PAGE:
Another example of how microtransactions are being facilitated on Bitcoin SV is Streamanity. Streamanity is a video hosting site akin to Youtube that allows users to view and post video content. Content creators are paid directly per view. The potential for earnings that go directly to the content creator are astounding when compared to the advertising model currently in use by Youtube. User also only pay for every second that they watch. If they close out of a video halfway through, they only pay for the portion of the video that they watched.
Ethereum’s DeFi Ecosystem is also leveraging decentralized networks to transform old financial products into trustless and transparent protocols that run without intermediaries. There is now over 200 DeFi projects built on Ethereum.
There certainly seems to be a trend towards bridging the gap between content creators and consumers as we outlined with Patreon. This is becoming ever more popular with creators who want to have a more interactive relationship with their audiences. It also benefits both parties and consumers know that contributions they make are going directly to the content creator.
As digital assets and currencies powered by blockchains reach scale, the ease by which microtransactions can be facilitated between content creators and consumers grows. Attribution of content can be logged on chain and creators can be compensated each time their content is watched, listened to or shared.
Will we reach a tipping point where it makes it necessary for us to curate the information we consume so much that we will pay for it. Will we reach a tipping point when we realize the price we are paying for giving up all of our data to be inundated with advertisements online? There is certainly some time before this all plays out. It will be interesting to see how Web 3.0 develops and to what extent micro payments for interacting with others will be implemented.
We’ve all been there. Sitting down to write and staring at the blank screen. The words just won’t come. The endless distractions around the room. The boundless expanse of the world wide web to explore. But you just can’t find the nugget of an article you want to write.
The same can be said for most creative processes.
Don’t get me wrong, the creative process is by no means easy. Especially in a world of short attention spans and endless distractions. There are however, a few key things that come in handy when you want to get your creative juices flowing.
Ideas, especially for writing, can really come from anywhere.
1. Set aside time to think
We often spend so much time in action and reaction mode that we seldom take time to think.
“Setting aside time to think? — I cannot afford such luxuries”
But taking the time to think about ourselves, our place in the world and how we want to strategically move forward is a much too overlooked virtue.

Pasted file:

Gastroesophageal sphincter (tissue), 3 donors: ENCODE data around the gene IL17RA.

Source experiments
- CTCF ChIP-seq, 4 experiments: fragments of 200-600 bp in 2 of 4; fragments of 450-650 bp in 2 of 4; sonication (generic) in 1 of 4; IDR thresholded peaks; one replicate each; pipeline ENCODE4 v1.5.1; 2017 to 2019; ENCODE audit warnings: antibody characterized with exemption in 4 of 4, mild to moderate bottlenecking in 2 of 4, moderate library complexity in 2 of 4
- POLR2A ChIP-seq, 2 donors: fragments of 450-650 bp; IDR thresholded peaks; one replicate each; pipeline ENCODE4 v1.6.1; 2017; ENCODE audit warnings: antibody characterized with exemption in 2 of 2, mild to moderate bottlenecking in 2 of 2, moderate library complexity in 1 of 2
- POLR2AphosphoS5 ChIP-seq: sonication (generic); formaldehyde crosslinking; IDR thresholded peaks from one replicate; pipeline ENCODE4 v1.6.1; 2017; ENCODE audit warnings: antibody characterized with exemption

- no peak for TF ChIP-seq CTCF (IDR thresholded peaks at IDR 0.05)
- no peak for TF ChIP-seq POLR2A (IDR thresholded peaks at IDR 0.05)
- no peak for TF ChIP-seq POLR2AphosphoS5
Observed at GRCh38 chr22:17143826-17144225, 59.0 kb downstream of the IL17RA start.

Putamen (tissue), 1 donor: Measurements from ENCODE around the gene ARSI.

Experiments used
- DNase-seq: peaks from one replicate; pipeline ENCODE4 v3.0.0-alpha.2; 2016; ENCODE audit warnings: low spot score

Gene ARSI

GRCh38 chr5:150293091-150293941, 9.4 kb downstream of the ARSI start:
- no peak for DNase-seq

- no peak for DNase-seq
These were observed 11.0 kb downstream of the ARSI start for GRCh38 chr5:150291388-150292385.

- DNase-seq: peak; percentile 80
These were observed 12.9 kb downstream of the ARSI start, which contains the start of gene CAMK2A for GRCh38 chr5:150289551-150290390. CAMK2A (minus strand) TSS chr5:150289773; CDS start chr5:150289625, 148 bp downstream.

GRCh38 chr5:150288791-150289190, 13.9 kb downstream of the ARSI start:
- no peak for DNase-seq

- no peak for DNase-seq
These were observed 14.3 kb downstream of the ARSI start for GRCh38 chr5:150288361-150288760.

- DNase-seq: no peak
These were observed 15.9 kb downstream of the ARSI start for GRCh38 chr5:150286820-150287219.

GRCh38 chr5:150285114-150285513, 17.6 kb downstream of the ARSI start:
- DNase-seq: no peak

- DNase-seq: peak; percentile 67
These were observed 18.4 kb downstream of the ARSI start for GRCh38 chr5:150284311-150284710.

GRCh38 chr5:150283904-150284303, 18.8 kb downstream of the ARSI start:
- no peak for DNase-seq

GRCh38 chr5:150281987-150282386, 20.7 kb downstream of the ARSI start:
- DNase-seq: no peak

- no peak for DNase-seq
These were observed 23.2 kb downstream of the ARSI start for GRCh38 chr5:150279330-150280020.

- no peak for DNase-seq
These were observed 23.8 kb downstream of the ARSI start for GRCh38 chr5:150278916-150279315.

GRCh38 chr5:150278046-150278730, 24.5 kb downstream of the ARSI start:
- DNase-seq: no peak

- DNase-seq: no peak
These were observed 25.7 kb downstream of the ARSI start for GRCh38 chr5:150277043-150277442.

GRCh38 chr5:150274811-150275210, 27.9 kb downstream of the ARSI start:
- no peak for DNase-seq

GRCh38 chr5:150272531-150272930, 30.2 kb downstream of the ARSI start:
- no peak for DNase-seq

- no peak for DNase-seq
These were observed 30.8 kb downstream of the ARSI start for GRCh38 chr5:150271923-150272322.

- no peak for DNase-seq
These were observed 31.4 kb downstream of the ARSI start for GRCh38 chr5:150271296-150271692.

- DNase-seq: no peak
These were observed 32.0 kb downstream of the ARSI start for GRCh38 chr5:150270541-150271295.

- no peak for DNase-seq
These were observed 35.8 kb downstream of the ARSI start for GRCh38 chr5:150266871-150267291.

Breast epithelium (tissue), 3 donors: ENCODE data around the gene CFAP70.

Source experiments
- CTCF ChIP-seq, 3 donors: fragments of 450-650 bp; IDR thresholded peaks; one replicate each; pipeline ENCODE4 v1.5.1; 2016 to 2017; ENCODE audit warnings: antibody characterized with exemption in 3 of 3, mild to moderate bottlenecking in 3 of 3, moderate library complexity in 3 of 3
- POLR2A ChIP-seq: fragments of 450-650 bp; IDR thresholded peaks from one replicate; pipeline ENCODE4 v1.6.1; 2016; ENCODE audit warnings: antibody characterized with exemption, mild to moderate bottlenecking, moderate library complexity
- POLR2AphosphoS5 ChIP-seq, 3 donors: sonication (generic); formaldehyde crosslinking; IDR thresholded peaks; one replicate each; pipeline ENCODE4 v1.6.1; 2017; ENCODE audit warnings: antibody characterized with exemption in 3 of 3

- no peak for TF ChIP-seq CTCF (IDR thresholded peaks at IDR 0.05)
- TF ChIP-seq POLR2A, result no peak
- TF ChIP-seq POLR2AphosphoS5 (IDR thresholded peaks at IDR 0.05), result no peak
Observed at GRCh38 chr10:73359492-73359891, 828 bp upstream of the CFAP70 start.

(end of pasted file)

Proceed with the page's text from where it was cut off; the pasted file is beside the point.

“Give me six hours to chop down a tree and I will spend the first four sharpening the axe.” — Abraham Lincoln
When we rush into things, not only is it detrimental on a strategic level, it takes from us the ability to think and formulate our ideas and actions thoroughly. By continuously reacting to our environment throughout the day, we give little in the way of thought as to how we can proactively shape ideas that would otherwise never get prioritized.
This is why actually scheduling time to think can be so important. It can be as simple as sitting on your porch with a cup of coffee. You can take it to the next level by grabbing a pen and paper and doing some journaling of your thoughts. If you have some big ideas, you can even do a whole mind mapping session and create a list of action steps that you can take away and start working on. The intricacies of how you set it up are up to you. The important thing is that you set aside the time for it.
2. Observe, observe, observe
There are so many things that happen in the symphony that is our every day life. So much of it goes completely unnoticed by us. Think about all the conversations happening in a busy cafe, all of the characters you see on your commute to work, all of the food you eat in a day and where it originated from, heck, even that leaf blowing in the wind has a vast story behind its blossom and decay.
“The most dangerous person is the one who listens, thinks and observes.” — Bruce Lee
The point is that there is always so much going on in our immediate environment, that sometimes, we just need to stop and observe it all for a moment. You would be surprised with how many ideas can come to you from simply observing the goings around you. There really is a story in everything. You just need to tease it out a little.
3. What was the last thing someone asked for your help on?
Often times we don’t realise that the things that come most natural to us are our strengths and we take it for granted that everyone is not built the same.